Tuesday, July 17, 2012

The beginning of book design

Sarah Wyman Whitman, 1842 - 1904, the progenitor of modern book design. Do you see the first cover without a title? The great Walden by Thoreau. And do you see that spine on "The Great Remembrance"? The long sword piercing (or tipped with) a heart?

From The Boston Public Library's site:
Sarah Wyman Whitman (1842-1904) pioneered the role of artist-designer in the book industry and in the process revolutionized trade bookbinding. A highly-regarded Boston artist and socialite who gathered around herself a salon comprised of many of the city and region’s best-known writers, she adopted the role of mediator between her author friends and the publisher George Mifflin, whom she knew socially. Her work echoed the Arts and Crafts Movement that viewed art and life as inseparable; she wrote that “all forms of labor are beautiful and sacred because…it all has the stamp of nobility, being essential to the world’s need.” As Betty Smith has noted, Whitman became “the first professional woman artist regularly employed by a Boston publisher to give their mass-produced book covers a sense of simple elegance through line, color, and lettering.”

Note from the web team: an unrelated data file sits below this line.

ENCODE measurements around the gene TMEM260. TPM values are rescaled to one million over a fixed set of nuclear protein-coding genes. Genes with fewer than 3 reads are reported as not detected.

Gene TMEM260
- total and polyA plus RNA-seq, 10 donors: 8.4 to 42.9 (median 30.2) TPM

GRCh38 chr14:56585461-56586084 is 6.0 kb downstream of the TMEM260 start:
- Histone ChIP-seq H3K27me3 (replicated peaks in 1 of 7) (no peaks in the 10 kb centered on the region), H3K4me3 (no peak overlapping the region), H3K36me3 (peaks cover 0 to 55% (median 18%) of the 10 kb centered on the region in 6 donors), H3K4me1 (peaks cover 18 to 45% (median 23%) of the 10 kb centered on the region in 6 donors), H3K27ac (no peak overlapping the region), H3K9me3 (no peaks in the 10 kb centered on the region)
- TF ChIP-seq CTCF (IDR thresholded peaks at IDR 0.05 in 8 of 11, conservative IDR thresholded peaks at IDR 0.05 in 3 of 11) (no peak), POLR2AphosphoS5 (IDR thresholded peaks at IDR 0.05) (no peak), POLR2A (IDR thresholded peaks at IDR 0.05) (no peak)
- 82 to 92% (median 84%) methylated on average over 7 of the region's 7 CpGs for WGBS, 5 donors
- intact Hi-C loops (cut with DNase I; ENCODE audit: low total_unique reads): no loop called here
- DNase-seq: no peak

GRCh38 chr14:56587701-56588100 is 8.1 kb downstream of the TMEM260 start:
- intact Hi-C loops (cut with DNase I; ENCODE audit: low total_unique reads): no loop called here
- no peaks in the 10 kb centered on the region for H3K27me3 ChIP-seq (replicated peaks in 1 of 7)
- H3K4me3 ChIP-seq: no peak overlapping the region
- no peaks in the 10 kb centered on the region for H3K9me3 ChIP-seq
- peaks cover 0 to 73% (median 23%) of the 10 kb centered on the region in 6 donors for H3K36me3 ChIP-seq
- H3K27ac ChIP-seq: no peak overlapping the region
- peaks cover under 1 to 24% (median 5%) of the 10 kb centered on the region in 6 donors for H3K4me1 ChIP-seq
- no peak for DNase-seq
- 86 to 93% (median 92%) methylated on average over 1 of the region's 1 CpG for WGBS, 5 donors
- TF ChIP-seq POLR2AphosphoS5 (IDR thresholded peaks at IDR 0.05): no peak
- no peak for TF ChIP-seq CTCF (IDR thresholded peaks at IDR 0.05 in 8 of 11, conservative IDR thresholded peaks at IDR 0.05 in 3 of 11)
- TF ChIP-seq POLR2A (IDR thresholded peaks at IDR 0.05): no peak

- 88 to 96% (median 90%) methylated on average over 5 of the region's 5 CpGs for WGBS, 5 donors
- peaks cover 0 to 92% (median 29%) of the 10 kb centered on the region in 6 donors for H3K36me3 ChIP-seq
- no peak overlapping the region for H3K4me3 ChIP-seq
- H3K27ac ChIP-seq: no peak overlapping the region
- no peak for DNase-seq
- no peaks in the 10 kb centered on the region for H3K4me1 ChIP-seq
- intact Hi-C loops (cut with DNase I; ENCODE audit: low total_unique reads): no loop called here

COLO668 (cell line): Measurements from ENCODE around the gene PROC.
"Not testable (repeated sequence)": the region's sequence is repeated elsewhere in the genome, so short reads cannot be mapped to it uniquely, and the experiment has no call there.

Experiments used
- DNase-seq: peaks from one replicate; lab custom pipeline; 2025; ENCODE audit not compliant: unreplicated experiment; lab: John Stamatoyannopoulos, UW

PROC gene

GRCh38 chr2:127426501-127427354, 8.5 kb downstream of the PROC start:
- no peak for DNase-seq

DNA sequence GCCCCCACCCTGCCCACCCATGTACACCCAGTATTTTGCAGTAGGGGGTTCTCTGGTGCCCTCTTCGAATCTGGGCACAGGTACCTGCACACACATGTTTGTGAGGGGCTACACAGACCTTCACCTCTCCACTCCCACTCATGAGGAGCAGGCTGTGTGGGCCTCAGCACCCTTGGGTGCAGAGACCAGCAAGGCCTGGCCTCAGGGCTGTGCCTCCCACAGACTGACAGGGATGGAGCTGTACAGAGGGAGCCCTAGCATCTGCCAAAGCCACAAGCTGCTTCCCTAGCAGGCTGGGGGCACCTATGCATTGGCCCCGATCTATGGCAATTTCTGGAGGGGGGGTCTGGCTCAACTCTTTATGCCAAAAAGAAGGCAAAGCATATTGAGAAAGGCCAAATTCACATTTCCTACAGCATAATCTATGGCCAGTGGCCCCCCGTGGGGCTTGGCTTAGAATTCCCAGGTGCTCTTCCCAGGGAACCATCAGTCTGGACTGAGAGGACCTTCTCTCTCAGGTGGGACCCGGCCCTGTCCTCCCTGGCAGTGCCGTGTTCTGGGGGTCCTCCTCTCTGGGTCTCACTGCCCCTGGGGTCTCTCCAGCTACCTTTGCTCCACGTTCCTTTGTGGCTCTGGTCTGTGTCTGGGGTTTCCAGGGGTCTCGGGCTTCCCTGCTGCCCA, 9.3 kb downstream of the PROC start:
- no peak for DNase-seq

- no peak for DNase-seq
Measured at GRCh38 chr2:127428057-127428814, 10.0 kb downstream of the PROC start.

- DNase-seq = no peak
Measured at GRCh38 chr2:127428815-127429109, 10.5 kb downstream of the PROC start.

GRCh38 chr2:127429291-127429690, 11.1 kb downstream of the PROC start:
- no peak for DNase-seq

All forms of labor are beautiful. All forms of labor are beautiful.

Book covers designed by Sarah Wyman Whitman, courtesy The Boston Public Library

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